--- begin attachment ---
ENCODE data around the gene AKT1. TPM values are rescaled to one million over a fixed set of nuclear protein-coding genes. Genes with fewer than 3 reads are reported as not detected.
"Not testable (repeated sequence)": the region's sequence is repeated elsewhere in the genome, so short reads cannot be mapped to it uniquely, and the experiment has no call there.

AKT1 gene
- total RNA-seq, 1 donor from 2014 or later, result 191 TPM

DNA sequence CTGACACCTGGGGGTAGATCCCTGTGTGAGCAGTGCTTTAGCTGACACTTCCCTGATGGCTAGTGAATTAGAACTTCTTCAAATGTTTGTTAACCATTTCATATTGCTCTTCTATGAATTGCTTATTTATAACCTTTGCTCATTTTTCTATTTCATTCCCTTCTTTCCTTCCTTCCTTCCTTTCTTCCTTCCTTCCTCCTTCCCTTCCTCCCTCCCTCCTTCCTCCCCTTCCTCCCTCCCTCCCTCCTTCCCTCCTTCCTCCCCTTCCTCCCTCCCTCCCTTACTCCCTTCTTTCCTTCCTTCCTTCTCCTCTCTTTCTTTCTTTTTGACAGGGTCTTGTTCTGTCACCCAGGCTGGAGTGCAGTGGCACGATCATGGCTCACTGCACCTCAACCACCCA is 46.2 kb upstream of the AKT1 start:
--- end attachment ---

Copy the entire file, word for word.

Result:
ENCODE data around the gene AKT1. TPM values are rescaled to one million over a fixed set of nuclear protein-coding genes. Genes with fewer than 3 reads are reported as not detected.
"Not testable (repeated sequence)": the region's sequence is repeated elsewhere in the genome, so short reads cannot be mapped to it uniquely, and the experiment has no call there.

AKT1 gene
- total RNA-seq, 1 donor from 2014 or later, result 191 TPM

DNA sequence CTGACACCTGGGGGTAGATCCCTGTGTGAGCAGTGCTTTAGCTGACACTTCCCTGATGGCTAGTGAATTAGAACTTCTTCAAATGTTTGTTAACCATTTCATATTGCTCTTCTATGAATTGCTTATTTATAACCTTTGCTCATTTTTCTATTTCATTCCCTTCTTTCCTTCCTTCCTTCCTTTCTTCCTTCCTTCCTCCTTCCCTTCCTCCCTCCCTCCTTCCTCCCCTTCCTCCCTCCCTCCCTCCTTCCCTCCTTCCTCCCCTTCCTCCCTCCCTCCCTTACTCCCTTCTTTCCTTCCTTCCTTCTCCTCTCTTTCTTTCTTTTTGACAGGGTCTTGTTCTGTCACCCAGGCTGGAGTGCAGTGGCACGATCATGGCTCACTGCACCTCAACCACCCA is 46.2 kb upstream of the AKT1 start: